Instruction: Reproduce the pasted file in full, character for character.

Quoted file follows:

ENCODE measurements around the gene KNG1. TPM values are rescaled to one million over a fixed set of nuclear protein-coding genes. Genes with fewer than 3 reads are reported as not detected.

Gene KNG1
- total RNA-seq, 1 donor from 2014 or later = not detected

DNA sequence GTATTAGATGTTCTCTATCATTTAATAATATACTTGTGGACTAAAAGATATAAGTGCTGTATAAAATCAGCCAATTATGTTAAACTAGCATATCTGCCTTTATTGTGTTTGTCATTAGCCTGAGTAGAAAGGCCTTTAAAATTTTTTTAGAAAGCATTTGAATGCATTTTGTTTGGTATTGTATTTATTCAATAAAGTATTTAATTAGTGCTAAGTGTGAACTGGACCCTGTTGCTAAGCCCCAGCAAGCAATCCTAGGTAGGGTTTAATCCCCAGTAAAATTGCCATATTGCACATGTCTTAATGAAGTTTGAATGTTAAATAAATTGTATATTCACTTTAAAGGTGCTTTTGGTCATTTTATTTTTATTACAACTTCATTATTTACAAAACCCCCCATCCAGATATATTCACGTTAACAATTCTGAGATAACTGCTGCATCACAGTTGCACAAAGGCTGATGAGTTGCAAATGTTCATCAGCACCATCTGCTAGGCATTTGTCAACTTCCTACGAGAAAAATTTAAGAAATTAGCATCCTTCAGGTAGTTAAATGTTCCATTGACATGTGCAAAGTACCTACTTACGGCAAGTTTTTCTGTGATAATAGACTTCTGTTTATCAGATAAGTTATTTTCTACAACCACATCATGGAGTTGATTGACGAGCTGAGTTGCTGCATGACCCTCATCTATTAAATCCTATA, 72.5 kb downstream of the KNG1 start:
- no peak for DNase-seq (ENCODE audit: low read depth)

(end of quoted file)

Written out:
ENCODE measurements around the gene KNG1. TPM values are rescaled to one million over a fixed set of nuclear protein-coding genes. Genes with fewer than 3 reads are reported as not detected.

Gene KNG1
- total RNA-seq, 1 donor from 2014 or later = not detected

DNA sequence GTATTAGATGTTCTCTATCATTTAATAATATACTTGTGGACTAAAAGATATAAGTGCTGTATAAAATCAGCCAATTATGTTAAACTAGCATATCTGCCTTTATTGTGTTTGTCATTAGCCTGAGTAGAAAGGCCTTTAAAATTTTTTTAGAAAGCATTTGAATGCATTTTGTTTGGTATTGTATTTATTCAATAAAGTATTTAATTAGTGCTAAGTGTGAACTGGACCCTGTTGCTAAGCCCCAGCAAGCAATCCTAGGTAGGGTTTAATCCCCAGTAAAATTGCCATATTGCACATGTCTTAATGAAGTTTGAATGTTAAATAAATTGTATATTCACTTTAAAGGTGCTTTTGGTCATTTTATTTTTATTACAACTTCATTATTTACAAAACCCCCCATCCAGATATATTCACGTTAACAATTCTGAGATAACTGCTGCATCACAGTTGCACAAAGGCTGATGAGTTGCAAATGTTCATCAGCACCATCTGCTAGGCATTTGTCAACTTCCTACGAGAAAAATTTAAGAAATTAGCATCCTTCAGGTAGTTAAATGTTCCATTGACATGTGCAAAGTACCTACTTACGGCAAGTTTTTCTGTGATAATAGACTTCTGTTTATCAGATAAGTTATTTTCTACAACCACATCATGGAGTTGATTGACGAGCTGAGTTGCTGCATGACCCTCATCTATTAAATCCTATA, 72.5 kb downstream of the KNG1 start:
- no peak for DNase-seq (ENCODE audit: low read depth)